The poison in our standing water

William Blake, The Book of Job (Wikimedia Commons)

Today, you can read my latest column for the Minnesota Reformer. The essay is entitled, “The poison in our standing water.” My work continues to transform as I ingest untold quantities of historical research for my book “Power in the Wilderness,” which I hope to finish quite soon. This piece analyzes Range history, Facebook’s power over our lives, and the eclectic works of British pre-Romantic poet and artist William Blake. You know, the usual.

Here’s a taste:

In some bohemian coffee shop you might find a lively argument about who is more unusual, the poet or the artist. But poets and artists might agree that few were stranger than the British poet-artist William Blake. He had prophetic visions, greeted guests to his home in the nude, and believed that he had daily conversations with the dead. Even sexual deviants of his time agreed that Blake was a bit much. 

And yet his work was groundbreaking and otherworldly. Anyone who believes in the spiritual realm could see that Blake was tapped into it.

In a complex poem about the struggle between God and the Devil, Blake once wrote, “Expect poison from the standing water.” Now, this is literal truth for anyone who studies hydrology. But Blake actually meant standing water of the human mind. We grow stubborn in our opinions. And this invariably poisons us.

Read the rest at the Minnesota Reformer.


  1. Excellent essay. Your writing continues to evolve remarkably.

    Facebook is a strange and wonderful thing. I don’t think any of us can really predict with confidence where “social media” is going.

  2. Dawnette Davis says

    A very moving piece, Aaron.

  3. Joe musich says

    I like your lead imagery better then the Refomer’s photo illustration. Before I can forgive I have to understand. That requires one to make every effort to put themselves in the shoes of the other party. I would say very few don’t do that. On social media you the viewer is looking at images and comments that are intentionally there to provoke. Bannon is known for his comment regarding flooding the field with shite. I get that you are saying that one needs not respond to everything until the entire big picture is in view. Small minds are always present as was said in your piece. I would still argue that FB etc needs much more regulation. As to trying to grasp the other side, I visited a doctor for an issue this week. Up until AAA there were over 30,000,000 people without healthcare. Those people were on their own. The lack of healthcare is a scar on our social structure. But my point is did that condition help create the anger we see coming from a certain portion of our society today ? Have people turned against what some say are the values of this nation because the nation was not there when they needed them to be helping ? I surely do not know. But is does help put into perspective that possible the Frankie mess was created.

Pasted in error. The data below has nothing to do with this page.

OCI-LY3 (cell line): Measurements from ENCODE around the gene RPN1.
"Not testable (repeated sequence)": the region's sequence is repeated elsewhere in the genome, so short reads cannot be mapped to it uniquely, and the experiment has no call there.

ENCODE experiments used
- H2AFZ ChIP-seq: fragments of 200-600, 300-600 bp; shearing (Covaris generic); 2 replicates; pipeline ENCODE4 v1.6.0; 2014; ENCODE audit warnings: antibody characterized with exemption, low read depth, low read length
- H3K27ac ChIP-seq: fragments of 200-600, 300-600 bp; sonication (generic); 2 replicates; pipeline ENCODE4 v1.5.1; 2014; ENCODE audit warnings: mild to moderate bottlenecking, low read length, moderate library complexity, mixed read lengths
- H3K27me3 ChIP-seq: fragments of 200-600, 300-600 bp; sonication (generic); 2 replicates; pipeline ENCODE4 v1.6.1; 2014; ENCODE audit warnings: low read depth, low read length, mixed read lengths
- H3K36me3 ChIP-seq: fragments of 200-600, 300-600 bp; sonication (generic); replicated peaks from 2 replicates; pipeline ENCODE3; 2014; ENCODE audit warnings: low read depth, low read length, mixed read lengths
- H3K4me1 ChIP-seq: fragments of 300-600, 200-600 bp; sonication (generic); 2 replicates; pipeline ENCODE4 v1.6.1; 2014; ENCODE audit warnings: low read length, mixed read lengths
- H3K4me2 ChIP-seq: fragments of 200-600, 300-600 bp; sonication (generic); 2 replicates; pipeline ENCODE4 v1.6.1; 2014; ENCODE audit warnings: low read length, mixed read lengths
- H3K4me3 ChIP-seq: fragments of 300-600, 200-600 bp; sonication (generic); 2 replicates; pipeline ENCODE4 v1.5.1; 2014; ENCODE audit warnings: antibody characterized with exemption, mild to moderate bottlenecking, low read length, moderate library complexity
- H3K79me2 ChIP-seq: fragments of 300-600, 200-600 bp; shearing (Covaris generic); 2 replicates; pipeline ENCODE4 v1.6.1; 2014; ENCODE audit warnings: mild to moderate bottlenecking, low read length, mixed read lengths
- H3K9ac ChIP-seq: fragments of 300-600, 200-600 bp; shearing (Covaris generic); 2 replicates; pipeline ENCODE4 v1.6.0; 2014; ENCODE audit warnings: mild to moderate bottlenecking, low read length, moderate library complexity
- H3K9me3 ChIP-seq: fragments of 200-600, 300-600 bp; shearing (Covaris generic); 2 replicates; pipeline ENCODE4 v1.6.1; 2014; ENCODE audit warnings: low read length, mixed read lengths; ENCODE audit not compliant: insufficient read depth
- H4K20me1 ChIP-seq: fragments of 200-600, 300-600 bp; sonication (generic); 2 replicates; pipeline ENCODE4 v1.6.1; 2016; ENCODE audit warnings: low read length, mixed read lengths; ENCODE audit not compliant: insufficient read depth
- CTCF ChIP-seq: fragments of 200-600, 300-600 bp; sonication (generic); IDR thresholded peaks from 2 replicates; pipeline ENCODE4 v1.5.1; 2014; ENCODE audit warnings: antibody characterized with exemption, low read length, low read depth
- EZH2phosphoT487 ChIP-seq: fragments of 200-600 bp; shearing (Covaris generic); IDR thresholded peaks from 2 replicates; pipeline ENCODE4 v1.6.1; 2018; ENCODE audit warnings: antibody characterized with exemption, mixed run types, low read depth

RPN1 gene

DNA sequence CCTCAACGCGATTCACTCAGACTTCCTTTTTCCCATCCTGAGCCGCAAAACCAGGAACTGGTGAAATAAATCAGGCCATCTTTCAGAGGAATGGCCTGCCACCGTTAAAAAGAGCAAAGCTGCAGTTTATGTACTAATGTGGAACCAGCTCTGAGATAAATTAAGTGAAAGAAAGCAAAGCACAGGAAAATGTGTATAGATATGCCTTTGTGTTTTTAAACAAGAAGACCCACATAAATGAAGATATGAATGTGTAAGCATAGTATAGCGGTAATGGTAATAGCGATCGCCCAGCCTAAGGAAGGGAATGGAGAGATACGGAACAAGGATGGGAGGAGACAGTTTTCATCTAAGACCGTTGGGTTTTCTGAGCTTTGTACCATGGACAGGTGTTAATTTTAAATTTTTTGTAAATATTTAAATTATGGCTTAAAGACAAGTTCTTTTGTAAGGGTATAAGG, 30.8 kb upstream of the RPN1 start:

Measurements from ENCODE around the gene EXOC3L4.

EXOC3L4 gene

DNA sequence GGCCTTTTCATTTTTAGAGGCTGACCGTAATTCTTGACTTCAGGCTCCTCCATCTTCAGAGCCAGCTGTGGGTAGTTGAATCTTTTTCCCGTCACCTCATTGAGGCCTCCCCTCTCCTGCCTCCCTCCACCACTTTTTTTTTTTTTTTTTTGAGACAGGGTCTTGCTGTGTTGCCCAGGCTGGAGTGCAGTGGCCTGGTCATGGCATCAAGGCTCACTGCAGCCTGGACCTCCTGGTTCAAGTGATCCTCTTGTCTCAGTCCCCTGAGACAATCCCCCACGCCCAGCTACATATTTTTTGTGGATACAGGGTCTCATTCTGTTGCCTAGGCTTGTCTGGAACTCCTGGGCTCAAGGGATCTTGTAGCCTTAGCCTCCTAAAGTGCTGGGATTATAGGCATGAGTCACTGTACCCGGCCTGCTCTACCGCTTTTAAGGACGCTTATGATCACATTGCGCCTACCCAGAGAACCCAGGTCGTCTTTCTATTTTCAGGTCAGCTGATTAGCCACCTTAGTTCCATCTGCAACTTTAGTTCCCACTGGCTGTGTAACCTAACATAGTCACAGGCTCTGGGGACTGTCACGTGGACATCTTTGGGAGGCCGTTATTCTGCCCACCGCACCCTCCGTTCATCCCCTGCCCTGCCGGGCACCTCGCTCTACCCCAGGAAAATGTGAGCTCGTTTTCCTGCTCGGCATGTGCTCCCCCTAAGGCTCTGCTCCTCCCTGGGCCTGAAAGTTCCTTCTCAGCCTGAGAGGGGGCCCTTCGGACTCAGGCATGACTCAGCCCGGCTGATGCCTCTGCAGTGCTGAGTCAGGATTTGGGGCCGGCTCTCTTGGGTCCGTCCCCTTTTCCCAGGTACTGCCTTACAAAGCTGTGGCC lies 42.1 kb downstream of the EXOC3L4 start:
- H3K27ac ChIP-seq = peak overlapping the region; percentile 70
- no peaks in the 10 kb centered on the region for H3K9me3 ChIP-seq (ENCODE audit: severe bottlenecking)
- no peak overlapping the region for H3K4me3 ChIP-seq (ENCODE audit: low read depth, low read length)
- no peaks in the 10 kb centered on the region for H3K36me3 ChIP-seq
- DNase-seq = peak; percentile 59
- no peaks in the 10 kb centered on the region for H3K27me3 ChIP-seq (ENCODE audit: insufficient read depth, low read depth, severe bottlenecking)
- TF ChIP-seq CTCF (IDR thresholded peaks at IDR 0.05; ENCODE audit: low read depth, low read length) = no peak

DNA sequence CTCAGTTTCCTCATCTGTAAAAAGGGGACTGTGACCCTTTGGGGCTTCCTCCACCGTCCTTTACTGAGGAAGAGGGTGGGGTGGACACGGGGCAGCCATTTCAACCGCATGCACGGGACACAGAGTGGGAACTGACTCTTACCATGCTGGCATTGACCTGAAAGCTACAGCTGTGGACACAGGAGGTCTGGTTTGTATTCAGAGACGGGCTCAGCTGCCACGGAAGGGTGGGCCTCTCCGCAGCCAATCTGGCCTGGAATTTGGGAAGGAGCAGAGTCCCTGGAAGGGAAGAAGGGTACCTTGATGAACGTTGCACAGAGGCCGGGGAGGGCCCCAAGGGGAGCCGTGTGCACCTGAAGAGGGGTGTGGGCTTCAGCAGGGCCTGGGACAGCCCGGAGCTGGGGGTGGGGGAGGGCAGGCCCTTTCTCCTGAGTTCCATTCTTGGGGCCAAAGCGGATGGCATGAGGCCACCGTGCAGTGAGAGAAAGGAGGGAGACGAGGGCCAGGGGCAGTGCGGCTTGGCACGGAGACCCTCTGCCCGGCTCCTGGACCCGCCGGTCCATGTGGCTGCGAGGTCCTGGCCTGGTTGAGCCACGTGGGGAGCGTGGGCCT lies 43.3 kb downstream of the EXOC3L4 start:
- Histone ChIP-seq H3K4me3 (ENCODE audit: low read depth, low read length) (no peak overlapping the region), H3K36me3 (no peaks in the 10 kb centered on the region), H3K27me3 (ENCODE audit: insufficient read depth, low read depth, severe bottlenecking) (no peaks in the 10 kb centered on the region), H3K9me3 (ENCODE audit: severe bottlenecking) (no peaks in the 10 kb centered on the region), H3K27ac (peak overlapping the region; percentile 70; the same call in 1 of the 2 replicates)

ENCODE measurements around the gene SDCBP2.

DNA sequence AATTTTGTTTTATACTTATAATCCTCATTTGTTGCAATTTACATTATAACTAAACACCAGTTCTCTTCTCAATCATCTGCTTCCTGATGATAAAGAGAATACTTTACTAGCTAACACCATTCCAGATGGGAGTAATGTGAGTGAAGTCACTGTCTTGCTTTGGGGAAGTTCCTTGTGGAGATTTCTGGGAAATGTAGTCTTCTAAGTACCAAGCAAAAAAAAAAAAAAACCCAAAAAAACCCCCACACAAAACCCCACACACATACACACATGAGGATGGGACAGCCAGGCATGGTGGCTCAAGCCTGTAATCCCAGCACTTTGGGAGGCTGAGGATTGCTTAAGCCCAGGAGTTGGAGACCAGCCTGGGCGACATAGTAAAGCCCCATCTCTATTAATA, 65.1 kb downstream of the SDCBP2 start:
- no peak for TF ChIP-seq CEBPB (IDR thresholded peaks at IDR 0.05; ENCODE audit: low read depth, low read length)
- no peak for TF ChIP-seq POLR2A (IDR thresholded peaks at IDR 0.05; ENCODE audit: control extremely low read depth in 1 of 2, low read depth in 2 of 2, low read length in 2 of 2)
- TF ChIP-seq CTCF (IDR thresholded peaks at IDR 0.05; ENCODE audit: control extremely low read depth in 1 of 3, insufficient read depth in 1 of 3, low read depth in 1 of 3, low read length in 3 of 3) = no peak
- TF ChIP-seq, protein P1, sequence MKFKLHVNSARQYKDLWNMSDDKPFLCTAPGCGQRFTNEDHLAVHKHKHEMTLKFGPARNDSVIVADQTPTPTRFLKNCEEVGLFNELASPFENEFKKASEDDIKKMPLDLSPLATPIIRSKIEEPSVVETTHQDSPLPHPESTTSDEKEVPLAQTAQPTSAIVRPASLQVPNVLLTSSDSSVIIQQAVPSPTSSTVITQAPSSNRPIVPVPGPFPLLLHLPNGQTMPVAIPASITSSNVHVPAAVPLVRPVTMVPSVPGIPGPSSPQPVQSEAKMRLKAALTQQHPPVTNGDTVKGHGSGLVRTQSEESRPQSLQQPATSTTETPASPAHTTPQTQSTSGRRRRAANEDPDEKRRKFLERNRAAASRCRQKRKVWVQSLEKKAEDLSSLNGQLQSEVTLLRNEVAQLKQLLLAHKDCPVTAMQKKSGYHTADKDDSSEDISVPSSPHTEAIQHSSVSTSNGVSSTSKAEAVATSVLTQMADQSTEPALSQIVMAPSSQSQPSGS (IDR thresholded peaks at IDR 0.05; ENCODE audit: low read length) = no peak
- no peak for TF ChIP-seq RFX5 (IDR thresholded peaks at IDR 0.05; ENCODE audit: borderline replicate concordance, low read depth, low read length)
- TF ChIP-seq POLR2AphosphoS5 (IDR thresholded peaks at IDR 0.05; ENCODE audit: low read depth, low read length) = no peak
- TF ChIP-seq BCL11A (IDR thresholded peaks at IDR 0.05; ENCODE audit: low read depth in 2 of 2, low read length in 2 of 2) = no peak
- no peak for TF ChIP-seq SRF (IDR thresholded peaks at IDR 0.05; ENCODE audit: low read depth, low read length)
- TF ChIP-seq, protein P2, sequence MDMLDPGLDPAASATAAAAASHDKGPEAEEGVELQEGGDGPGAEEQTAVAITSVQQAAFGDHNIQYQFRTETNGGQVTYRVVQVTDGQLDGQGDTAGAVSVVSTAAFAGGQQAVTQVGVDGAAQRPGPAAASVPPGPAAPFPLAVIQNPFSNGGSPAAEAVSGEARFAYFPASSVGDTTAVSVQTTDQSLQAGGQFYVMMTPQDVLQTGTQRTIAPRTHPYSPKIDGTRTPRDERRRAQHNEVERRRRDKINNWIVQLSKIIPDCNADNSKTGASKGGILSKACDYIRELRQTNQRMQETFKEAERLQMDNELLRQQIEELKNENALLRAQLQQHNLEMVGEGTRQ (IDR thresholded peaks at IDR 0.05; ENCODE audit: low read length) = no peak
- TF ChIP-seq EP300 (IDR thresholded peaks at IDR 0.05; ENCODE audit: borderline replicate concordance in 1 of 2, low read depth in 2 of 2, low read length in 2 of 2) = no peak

Speak Your Mind


This site uses Akismet to reduce spam. Learn how your comment data is processed.